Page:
The cornerstone of the Coalition’s welfare reform agenda is the idea of ‘welfare dependency’. That people, as they remain reliant on the social security system, acclimatise to being unemployed: they no longer want to work, they adapt to a life without work and they get used to a life on benefits.
If people get used to a life on benefits, then the rationale follows that they need stronger incentives to move into work. This logic is the justification for most of the Coalition’s welfare reforms: the Universal Credit, the benefit cap, stronger sanctioning and welfare-to-work programmes.
But how valid this is this assumption? Do people get used to a life on benefits?
One way to find out is by tracking individuals who remain unemployed over a prolonged period of time. If people get used to benefits, then we would expect these individuals - the longer unemployment goes on - to become happier and more content. In the subjective well-being literature, this phenomenon is called adaptation.
In short, when people suffer a shock to their normal life (divorce, widowhood, childbirth), they tend to experience a quick change in their life satisfaction. But over time, their life satisfaction ‘resets’ itself to its pre-shock level. People adapt to their new life circumstance. This is essentially the argument of the Coalition in relation to the unemployed. After so long, people adapt to unemployment: it becomes their normal way of life.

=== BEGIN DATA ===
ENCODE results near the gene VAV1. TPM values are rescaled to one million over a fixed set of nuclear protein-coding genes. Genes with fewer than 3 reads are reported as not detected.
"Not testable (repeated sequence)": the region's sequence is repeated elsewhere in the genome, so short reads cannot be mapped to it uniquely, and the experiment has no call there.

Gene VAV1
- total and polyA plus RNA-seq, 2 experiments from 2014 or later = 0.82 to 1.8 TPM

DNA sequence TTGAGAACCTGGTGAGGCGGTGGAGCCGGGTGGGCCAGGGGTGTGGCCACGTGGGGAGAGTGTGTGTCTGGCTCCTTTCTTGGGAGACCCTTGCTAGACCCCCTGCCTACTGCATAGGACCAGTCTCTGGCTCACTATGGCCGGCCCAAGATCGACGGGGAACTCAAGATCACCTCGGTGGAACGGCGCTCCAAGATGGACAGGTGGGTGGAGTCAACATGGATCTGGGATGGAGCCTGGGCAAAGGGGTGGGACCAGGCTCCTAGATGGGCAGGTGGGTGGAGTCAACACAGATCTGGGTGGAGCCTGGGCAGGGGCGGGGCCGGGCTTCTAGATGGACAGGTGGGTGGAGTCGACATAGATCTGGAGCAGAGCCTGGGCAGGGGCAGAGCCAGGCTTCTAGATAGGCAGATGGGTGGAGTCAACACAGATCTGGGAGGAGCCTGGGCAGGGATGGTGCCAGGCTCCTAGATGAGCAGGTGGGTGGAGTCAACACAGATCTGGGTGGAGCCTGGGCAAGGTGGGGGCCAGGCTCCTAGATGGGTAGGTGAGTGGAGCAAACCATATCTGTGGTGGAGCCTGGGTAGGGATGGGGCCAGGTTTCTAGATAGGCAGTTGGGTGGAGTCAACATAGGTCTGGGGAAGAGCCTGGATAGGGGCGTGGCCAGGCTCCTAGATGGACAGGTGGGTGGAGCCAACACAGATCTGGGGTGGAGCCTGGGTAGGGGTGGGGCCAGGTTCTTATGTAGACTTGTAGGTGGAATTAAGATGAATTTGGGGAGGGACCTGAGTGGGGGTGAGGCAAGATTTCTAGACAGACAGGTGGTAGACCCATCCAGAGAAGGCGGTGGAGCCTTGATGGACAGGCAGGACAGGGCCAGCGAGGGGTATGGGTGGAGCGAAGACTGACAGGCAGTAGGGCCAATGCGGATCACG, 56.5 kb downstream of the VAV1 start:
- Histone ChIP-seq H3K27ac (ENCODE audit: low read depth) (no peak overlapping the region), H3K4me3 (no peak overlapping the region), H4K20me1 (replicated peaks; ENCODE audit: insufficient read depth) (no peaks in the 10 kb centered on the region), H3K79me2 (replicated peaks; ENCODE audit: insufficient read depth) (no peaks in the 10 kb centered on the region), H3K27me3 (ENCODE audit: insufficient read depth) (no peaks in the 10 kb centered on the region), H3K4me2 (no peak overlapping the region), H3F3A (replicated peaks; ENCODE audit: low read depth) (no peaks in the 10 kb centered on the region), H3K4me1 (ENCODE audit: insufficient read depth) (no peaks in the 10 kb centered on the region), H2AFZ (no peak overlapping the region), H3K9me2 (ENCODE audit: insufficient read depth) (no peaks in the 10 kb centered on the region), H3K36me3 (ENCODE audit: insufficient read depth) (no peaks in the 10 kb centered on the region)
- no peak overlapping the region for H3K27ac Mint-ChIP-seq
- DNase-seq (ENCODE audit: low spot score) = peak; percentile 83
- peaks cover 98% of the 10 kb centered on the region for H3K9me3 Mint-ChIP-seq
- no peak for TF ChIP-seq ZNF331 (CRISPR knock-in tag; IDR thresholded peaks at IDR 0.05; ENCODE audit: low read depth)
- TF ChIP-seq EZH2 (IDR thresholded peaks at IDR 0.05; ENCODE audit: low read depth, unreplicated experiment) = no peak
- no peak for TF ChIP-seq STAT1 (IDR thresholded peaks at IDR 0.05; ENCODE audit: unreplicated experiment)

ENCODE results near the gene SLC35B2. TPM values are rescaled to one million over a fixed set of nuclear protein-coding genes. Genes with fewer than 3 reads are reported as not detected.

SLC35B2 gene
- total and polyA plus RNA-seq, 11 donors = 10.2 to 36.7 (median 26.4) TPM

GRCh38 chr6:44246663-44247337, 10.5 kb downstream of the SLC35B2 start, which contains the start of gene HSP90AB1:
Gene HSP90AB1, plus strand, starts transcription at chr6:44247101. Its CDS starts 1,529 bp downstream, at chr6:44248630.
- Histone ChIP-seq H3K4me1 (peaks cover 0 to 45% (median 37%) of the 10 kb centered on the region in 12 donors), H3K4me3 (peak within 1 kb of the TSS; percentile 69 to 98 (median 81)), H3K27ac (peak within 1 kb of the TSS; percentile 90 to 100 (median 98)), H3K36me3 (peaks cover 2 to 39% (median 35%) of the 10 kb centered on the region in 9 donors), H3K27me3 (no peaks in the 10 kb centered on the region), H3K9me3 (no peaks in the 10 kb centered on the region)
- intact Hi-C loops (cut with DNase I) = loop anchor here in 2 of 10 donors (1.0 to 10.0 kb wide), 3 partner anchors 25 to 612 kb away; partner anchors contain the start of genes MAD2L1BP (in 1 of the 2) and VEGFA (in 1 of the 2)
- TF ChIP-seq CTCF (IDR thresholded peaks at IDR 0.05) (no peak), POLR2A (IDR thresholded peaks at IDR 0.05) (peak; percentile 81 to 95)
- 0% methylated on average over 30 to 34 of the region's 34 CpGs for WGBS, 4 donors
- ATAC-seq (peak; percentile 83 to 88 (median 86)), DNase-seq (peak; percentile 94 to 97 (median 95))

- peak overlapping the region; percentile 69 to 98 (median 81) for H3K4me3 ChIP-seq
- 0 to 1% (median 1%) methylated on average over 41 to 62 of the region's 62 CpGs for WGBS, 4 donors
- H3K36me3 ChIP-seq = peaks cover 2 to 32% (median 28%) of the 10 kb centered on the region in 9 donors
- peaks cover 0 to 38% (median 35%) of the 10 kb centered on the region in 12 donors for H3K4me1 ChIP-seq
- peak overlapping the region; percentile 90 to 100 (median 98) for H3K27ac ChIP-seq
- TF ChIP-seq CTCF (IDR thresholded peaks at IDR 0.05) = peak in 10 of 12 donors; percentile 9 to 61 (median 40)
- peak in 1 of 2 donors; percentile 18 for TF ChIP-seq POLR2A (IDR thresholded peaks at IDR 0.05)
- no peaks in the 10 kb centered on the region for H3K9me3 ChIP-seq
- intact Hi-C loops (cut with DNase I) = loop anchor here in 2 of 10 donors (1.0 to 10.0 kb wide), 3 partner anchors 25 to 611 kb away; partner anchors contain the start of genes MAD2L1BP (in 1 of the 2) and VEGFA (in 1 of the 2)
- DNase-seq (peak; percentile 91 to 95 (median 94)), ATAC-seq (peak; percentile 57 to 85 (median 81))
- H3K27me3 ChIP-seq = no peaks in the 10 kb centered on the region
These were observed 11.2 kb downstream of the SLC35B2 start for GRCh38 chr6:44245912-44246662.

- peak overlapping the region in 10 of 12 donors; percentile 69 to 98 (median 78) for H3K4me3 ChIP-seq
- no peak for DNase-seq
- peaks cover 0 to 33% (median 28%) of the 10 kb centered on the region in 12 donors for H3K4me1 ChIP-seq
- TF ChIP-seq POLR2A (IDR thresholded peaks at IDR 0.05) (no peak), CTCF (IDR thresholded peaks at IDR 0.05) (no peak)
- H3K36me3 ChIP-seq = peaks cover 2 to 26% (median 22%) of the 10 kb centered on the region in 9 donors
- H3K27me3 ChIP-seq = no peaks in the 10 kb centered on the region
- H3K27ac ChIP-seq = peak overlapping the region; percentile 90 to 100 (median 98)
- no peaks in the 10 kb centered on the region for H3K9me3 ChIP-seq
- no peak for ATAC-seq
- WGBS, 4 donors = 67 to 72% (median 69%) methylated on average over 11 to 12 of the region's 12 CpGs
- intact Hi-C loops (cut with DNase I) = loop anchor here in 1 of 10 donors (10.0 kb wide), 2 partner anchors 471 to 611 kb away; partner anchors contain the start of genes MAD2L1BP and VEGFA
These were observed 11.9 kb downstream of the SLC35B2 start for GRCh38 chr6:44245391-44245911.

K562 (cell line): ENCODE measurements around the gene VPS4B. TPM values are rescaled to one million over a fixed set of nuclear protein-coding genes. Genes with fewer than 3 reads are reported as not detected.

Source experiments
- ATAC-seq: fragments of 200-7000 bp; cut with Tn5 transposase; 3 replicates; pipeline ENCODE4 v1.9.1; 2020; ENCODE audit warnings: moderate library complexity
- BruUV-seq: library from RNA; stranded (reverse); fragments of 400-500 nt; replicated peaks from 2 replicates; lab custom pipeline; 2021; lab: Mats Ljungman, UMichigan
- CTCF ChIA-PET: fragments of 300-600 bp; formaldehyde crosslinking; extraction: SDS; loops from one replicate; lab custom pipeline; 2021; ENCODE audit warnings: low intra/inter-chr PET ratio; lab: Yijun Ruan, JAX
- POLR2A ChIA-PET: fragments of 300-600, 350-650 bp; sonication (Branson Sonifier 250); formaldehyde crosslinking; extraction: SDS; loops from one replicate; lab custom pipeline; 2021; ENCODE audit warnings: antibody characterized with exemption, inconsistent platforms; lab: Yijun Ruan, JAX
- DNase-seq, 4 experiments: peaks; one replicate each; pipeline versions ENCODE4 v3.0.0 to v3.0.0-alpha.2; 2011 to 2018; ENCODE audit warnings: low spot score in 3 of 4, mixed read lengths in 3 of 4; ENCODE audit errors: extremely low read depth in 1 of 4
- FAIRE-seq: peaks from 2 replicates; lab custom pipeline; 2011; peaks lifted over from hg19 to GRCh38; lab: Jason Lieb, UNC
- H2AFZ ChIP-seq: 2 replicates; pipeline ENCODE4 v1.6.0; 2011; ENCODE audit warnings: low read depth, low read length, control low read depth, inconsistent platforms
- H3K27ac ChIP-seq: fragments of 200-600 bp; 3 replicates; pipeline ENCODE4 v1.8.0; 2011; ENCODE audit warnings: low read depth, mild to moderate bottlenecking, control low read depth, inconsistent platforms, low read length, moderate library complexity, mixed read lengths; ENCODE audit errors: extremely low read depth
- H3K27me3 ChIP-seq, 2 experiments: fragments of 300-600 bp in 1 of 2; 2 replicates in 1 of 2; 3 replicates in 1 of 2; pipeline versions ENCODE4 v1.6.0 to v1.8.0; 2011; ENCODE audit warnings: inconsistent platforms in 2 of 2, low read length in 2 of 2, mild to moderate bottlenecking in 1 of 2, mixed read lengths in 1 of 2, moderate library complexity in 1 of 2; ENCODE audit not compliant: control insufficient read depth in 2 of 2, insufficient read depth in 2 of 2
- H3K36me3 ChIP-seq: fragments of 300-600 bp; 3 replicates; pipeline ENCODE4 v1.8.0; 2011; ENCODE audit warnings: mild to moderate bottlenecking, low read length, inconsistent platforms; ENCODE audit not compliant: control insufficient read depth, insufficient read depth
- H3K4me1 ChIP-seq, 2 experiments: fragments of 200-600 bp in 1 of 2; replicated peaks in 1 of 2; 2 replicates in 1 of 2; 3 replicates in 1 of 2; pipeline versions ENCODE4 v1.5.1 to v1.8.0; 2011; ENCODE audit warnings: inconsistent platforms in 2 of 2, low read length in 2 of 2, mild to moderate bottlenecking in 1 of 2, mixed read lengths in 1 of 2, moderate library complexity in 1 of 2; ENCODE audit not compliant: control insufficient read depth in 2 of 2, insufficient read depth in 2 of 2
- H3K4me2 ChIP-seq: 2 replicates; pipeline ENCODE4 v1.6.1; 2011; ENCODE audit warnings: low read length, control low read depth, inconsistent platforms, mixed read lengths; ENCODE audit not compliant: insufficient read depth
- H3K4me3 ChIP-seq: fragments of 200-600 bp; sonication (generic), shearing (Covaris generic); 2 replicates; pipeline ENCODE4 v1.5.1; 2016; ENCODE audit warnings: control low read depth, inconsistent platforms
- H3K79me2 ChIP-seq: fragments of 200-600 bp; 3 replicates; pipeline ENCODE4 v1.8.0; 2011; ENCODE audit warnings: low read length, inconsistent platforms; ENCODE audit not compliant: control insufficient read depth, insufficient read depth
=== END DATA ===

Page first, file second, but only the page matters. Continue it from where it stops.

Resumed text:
Data from the BHPS however suggest this is not the case. In the course of some other work I’m doing on the long-term effects of welfare-to-work programmes, I took a look at the effects of long-term unemployment on well-being. The main question I wanted to check was whether people do adapt to unemployment the longer it goes on. To do this, I split unemployed people into five groups: those who had been unemployed for 1 year, for 2 years and so on, up to 5 years of continuous unemployment.
If people adapt to unemployment - or ‘get used to a life on benefits’ - we would expect the long-term unemployed to have significantly higher subjective well-being than those who have recently experienced the ‘shock’ of becoming unemployed. But this is not the case. Once we control for a whole range of background factors, we find that there is no significant difference between the long-term unemployed and the recently unemployed. They are, to put it crudely, as miserable as each other.
Unemployment then is not a condition that people ever get used to. Whilst people tend to adapt to other life events - even widowhood - they do not get used to permanent exclusion from the labour market. This gives us an idea of the true extent of the social and psychological damage inflicted by unemployment. And should give politicians food for thought in the way they talk about its victims.
The long-term effects of unemployment on well-being